Modular construction allows building elements to be designed perfectly. Traditionally, the design of bathrooms built on-site is limited by space, time and budget. Fira Modules 2.0 was designed in a consortium together with designers and user representatives.
The main theme of the design work was the idea of a world-class bathroom module that will have concrete everyday value for the designer, builder and end user. The consortium was formed by Skanska, Varte, Kojamo, Sato, VAV, Ramboll, Sweco, Kanttia2, Pinto Design, and Aalto University.
Antti Alvoittu is the director of housing design at Ramboll. Antti is personally interested in modular design and has 20 years of experience in housing design, which led him to joining the consortium. “I have also worked with bathroom elements for twenty years,” says Antti.
“Prefabricated elements improve the quality of construction, as they are manufactured in consistent conditions. They make design work more effective, especially when the element design has been invested in. Modules 2.0 is a new type of product in the industry, a bathroom module that has been thought through down to the last detail. This is the first time the market has seen something like this,” says Antti.
“This is the first time the market has seen something like this”
A cooperative consortium of experts is a breath of fresh air in the construction industry. Open and joint development produces better results than small circles.
In the future, Antti is hoping to participate in more design projects where modular construction will be increasingly utilised. “Although modular construction does make the work of designers easier, I am confident that conventional building methods will be needed alongside modular construction in the future.”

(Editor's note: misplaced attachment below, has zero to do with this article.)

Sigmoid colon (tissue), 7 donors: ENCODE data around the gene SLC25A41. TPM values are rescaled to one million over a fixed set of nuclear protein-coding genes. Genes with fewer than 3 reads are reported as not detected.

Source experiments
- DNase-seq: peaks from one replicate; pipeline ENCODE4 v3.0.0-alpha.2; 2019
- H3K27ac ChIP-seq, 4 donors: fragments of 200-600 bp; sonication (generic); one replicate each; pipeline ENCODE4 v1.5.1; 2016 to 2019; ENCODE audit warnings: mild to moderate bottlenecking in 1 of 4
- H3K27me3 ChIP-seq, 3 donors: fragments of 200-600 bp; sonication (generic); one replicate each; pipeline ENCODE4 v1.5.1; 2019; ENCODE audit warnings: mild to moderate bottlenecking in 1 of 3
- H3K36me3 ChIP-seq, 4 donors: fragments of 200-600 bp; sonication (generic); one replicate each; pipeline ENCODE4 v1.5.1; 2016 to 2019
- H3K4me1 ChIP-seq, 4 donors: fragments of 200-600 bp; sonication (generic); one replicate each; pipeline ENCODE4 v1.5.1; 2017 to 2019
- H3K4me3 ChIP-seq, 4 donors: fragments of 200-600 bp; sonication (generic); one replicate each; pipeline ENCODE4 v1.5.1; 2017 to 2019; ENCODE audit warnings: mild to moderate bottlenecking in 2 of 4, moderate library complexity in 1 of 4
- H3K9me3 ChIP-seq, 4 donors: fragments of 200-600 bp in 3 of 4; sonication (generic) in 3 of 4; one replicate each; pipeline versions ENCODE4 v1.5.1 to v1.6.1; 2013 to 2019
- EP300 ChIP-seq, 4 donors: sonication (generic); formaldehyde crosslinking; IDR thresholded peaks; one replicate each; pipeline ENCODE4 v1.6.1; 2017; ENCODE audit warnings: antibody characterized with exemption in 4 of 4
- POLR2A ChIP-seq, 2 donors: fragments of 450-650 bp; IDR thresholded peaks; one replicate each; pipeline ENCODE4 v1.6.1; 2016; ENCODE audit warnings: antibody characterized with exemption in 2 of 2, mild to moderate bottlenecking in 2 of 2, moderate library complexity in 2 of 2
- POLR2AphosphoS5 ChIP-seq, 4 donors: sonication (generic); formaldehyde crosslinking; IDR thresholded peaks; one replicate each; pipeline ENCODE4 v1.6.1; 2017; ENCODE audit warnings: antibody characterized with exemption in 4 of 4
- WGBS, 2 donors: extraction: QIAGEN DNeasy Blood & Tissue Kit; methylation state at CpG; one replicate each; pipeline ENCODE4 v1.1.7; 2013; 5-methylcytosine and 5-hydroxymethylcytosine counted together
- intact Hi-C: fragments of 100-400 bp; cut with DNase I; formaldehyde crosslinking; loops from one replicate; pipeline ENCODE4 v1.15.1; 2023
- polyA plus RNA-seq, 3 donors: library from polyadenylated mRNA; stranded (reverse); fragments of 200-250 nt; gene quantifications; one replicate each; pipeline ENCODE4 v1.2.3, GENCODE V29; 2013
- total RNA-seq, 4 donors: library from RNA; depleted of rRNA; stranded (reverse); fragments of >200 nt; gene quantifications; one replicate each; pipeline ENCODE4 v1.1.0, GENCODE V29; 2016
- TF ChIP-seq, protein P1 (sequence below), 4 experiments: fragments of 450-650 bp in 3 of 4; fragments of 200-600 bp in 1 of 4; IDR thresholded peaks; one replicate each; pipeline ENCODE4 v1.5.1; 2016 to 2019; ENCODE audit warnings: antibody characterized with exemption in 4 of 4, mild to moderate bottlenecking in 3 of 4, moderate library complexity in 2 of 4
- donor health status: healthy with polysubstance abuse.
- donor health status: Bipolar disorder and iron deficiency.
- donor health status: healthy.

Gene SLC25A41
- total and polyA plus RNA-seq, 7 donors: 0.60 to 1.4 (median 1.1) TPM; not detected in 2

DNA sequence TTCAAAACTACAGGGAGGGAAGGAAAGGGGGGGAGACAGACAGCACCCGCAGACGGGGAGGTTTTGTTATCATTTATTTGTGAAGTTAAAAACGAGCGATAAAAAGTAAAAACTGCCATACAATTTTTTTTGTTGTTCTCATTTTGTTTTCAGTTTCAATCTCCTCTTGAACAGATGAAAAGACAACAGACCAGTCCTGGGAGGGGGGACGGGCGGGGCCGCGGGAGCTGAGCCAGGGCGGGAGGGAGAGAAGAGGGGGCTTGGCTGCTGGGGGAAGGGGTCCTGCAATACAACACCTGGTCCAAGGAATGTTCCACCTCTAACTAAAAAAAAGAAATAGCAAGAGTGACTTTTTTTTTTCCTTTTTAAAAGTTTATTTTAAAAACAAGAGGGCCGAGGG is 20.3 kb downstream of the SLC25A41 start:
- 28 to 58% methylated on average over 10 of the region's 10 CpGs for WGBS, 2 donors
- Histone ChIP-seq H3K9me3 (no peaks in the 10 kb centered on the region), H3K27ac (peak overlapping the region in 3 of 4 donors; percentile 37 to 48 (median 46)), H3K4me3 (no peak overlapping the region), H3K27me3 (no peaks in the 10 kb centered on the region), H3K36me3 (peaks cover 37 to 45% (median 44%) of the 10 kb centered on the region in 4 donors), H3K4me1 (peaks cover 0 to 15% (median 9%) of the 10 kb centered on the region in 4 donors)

Modular construction makes user-orientated solutions and life cycle thinking easier
Matti-Pekka Koistinen is a development manager for property development at Kojamo plc. Kojamo participated in the consortium because modular construction is one of their strategic targets. Modular construction has benefits for the production side of things, improving the end result for both users and investors.
Matti-Pekka says that the greatest benefit the consortium offered was getting to see the product development process up close. Cooperative development was in part similar to Big Room planning, where experts develop a unit together.
In particular, Matti-Pekka contributed his perspectives on the durability of properties over their life cycle, as well as ownership, to the joint development of the bathroom model. “I liked seeing how user-orientated the product development was. For example, the distribution of heat in the bathroom was examined in detail, so that the bathroom functions would be as comfortable as possible for the user.”
The unit was examined in detail by experts, including architects and HPAC and MEP designers, among others, to reach solutions that were technically possible and correct. “Detailed product designs reduce the need for tweaking at the worksite,” says Matti-Pekka.
Bathroom modules consist of standard pieces. This makes them flexible to manufacture and avoids tying production to the features and solutions of any one project.